A Russian history magazine featuring a 1939 caricature of Stalin in a wedding gown holding hands with Hitler on its cover has sparked a backlash that led at least one Moscow bookstore to pull the issue from its shelves.
The latest edition of the Diletant monthly featured a colorized U.S. cartoon criticizing the Soviet Union’s signing of a non-aggression pact with Nazi Germany in the run-up to World War II. Named the Molotov-Ribbentrop Pact, the protocols divvied up land in Eastern Europe, the Baltics and Finland between Soviet and Nazi spheres of influence.
“Folks, don’t look for this issue of Diletant at the Molodaya Gvardia [book] store,” tweeted Alexei Venediktov, the magazine’s publisher and editor of popular opposition-leaning radio station Ekho Moskvy.
“They gave us back the magazine. The cover upset them,” Venediktov wrote Thursday, quipping that “meanwhile, the secret protocols did not upset them.”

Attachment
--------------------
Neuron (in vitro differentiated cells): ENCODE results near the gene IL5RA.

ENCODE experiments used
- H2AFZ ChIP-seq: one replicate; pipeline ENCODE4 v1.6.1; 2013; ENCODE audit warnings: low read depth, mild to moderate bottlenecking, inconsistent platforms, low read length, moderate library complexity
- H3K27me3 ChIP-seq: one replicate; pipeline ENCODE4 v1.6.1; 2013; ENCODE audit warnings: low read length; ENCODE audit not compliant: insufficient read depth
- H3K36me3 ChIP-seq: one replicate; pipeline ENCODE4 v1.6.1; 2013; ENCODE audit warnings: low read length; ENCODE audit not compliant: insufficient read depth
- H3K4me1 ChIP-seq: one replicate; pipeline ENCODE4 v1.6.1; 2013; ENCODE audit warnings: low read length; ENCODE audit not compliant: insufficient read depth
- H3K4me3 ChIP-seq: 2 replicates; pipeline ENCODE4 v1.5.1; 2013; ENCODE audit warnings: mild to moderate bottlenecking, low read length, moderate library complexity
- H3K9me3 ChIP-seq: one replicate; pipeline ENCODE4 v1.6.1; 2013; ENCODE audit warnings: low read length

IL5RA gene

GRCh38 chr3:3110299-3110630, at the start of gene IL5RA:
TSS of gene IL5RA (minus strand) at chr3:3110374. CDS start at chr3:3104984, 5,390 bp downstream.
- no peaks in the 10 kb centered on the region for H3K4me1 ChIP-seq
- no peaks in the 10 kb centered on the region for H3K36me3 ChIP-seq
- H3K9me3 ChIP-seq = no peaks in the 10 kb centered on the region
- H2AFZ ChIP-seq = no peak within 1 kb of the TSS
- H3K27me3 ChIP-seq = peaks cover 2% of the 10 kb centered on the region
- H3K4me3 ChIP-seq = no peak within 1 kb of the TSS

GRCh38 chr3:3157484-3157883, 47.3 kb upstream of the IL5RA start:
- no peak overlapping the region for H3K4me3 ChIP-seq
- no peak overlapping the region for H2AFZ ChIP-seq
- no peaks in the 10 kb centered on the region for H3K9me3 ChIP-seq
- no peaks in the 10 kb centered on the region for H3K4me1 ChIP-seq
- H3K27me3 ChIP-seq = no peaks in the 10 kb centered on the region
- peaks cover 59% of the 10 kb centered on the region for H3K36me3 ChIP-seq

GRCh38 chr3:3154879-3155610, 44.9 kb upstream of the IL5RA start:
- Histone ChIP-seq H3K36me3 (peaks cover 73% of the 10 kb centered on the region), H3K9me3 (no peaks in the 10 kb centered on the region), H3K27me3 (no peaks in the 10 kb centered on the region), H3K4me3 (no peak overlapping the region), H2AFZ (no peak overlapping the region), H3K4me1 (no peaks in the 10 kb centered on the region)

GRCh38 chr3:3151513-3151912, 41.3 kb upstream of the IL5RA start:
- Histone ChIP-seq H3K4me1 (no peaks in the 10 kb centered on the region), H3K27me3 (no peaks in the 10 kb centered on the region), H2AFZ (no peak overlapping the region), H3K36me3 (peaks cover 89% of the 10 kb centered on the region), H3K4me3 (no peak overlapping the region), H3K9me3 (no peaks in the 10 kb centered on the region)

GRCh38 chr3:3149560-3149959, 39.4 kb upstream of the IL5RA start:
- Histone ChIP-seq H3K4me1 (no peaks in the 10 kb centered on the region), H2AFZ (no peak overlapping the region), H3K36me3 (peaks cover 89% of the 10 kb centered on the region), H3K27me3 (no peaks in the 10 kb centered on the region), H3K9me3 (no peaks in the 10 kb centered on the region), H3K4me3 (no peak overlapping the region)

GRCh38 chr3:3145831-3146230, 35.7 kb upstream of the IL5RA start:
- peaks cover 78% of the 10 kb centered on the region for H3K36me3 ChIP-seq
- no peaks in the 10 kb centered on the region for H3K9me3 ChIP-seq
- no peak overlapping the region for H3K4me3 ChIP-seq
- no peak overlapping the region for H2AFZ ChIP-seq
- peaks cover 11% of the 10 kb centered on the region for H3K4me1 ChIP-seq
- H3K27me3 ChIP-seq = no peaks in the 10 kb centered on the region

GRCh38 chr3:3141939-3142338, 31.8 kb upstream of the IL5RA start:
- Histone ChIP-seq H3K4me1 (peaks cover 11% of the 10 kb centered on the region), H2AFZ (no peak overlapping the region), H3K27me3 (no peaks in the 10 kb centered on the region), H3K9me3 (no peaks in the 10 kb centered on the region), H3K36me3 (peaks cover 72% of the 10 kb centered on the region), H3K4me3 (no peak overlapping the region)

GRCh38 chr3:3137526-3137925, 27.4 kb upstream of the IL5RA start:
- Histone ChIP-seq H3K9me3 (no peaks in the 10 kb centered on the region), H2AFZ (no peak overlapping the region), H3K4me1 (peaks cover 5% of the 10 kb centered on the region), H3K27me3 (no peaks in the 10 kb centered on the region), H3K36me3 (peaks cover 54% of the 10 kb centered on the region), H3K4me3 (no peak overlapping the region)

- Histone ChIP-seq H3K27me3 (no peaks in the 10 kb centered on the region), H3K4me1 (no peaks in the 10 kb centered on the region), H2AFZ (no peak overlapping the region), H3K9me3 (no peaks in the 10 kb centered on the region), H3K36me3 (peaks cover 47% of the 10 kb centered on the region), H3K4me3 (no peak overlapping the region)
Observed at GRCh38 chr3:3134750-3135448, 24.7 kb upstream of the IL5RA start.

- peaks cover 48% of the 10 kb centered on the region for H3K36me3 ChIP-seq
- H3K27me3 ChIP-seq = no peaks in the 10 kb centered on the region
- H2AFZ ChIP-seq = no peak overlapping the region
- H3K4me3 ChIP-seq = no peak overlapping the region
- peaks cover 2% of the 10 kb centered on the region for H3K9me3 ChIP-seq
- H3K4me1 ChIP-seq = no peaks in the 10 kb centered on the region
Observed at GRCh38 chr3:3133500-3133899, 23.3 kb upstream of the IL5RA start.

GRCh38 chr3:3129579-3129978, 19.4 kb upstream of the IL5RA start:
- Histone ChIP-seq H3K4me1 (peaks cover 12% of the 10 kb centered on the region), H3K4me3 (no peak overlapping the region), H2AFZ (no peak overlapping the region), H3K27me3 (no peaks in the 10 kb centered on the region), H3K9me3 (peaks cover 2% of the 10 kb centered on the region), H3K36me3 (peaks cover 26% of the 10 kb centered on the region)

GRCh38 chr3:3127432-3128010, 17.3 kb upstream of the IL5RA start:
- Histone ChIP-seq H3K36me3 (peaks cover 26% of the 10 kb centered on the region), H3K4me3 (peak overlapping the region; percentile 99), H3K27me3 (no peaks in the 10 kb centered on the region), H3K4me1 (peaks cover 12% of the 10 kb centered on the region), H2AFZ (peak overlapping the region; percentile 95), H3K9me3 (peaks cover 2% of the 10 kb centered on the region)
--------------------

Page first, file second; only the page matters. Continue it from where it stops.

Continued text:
Adding to the controversy over the magazine cover, Moscow’s State Historical Museum scrapped readings of the magazine scheduled for this week, Venediktov said Monday.
Venediktov wrote that the museum deemed discussions of the Molotov-Ribbentrop Pact between the Soviet Union and Nazi Germany “extremely unethical ahead of Unity Day and in the year of the 75th anniversary of Victory Day.”
The museum refused to comment on the issue, but media reports suggested it also fears running afoul of Russia’s 2014 law banning the display of Nazi symbols.
President Vladimir Putin defended the Molotov-Ribbentrop Pact after Russia annexed Crimea in 2014, calling it Moscow’s response to being isolated and having its peace efforts snubbed by Western nations.